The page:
Aren’t we all! No one wants to get the call that a client is dissatisfied. The mind races through that previous appointment, questions flying. Was my consultation thorough enough? Didn’t we look at the swatches? I thought they were happy when they left! Did I say A B and C?
If the client calls in a reasonable amount of time, say a week, and they want to come back in, it is prudent to have them come in as soon as you can. If they wait two or three weeks to call, that is approaching maintenance time, and the areas become more gray in determining whether or not it is actually a re-do. Discuss the problem with the client, down to the smallest detail, no matter how uncomfortable it makes you. You may have made a mistake. On the other hand, you may have given the client exactly what they asked for, but upon further reflection (or, more likely, a negative comment from someone they care about) they changed their minds. In that case you didn’t make a mistake, but either way a change needs to be made.
The tough part is discussing the monetary expense. My policy is a re-do that is my fault is done at no cost. A re-do that is needed because the client changed their mind is the slippery slope. Most honest people will insist that they pay you since you did what they initially wanted, and then it is totally up to you whether or not you charge them. And if a significant time has past since the appointment and they are just now complaining, you can simply tell them that it is not a re-do any longer, and the normal service cost will apply. Grandma may say the customer is always right, but As The Curl Turns believes in a little wiggle room.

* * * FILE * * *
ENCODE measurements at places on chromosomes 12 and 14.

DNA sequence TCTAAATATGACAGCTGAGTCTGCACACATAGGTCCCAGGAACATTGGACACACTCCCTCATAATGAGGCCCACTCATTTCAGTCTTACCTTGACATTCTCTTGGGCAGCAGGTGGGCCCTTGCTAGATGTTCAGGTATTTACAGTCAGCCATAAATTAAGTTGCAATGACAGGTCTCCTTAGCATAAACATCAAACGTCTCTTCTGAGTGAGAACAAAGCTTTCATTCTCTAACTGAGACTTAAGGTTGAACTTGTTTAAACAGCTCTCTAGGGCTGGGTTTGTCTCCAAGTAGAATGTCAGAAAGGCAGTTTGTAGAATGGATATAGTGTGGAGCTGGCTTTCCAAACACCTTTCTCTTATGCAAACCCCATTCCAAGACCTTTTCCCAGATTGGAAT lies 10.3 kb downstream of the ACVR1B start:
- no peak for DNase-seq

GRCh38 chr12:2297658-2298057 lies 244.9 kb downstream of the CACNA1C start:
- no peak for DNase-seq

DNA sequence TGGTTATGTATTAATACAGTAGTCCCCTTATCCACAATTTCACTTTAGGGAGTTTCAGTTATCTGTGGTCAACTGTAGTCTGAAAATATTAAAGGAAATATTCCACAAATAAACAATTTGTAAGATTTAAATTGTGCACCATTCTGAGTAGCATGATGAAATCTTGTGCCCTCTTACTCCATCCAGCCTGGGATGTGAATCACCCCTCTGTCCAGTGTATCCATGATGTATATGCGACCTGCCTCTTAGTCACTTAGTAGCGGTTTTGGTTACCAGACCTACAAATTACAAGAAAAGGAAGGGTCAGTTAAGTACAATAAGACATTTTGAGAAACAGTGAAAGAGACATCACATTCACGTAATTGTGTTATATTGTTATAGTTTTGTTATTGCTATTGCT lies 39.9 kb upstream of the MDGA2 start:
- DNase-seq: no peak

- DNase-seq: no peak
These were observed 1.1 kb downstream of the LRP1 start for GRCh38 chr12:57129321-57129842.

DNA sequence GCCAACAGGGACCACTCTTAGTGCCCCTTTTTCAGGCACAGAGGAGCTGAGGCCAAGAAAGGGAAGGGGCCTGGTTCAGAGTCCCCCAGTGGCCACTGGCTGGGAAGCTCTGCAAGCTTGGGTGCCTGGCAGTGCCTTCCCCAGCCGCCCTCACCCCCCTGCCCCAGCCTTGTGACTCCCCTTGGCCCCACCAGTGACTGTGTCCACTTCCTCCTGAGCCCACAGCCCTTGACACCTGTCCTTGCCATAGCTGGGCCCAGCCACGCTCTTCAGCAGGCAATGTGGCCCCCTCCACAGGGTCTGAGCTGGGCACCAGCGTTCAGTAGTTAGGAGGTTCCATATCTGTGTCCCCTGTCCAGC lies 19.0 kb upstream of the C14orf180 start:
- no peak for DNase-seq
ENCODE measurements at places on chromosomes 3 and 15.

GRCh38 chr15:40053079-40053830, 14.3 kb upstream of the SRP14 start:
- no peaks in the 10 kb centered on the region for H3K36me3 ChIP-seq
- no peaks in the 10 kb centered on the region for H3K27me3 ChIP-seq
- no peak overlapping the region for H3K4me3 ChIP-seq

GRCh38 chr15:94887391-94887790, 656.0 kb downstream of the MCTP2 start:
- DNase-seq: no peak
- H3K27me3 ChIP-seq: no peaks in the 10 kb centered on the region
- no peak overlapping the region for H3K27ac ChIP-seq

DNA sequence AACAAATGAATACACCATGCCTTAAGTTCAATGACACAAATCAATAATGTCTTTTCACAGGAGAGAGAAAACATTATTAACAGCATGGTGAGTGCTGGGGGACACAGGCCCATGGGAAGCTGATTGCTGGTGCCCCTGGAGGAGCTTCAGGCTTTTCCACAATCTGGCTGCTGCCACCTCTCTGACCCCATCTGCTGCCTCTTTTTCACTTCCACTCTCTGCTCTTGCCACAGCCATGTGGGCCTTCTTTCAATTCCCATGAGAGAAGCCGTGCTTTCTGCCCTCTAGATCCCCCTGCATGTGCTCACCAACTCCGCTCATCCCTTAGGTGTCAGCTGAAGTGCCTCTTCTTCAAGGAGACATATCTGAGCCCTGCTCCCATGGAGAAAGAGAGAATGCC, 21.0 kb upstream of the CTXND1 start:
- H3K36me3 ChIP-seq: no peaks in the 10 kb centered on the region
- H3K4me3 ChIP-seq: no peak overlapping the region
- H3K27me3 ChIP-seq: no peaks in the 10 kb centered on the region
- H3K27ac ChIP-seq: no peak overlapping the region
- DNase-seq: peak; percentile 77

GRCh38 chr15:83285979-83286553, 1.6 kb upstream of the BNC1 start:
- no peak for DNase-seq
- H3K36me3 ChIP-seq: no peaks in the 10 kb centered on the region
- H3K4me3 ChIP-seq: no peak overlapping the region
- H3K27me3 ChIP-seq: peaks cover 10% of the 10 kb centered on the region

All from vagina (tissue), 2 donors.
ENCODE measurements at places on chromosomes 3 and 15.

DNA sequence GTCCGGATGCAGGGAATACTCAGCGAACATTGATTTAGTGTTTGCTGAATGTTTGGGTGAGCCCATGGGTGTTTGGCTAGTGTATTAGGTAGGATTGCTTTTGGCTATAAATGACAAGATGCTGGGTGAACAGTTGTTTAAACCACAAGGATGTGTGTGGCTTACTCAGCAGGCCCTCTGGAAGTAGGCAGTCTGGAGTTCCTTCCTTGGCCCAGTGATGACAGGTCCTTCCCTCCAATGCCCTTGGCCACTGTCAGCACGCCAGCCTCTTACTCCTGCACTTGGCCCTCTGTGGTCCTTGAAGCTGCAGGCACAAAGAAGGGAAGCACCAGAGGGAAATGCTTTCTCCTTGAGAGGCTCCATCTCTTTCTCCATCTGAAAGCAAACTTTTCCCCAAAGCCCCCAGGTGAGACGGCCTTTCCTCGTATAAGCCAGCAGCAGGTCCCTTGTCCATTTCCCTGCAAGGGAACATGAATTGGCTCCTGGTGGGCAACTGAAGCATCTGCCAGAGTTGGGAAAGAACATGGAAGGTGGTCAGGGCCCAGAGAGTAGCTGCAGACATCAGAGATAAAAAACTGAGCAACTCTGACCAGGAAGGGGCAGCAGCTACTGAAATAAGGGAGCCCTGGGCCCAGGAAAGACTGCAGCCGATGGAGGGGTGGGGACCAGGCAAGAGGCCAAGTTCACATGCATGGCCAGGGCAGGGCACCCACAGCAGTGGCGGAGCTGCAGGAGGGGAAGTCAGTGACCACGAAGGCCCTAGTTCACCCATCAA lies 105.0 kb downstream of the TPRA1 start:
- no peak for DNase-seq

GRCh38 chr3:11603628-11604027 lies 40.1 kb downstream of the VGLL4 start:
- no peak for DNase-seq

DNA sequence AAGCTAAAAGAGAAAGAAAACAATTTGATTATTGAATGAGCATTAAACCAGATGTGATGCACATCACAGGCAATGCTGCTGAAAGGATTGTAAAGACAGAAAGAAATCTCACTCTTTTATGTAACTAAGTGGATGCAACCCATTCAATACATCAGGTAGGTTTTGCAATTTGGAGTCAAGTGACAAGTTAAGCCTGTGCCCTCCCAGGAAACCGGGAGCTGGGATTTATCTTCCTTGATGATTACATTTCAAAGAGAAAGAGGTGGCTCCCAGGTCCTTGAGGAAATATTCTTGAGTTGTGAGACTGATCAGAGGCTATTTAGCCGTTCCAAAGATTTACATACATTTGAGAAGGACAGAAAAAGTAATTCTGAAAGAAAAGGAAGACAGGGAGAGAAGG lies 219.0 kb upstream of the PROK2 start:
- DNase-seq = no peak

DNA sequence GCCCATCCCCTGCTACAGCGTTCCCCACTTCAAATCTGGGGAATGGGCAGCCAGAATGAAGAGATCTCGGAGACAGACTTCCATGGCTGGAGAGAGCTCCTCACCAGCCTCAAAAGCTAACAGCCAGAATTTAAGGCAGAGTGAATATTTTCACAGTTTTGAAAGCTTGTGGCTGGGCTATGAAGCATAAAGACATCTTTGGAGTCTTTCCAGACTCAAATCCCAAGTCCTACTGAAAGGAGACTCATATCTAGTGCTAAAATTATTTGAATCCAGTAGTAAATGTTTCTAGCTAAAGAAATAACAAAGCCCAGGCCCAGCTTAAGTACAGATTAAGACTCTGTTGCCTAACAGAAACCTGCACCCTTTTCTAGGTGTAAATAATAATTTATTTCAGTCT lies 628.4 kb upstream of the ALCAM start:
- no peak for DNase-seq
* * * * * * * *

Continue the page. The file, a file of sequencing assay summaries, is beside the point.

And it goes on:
p.s- if you have loose nuts, nails, bolts etc. stored about the garage, save your baby food jars and store the pieces in that. They are the perfect size to separate out your stray hardware.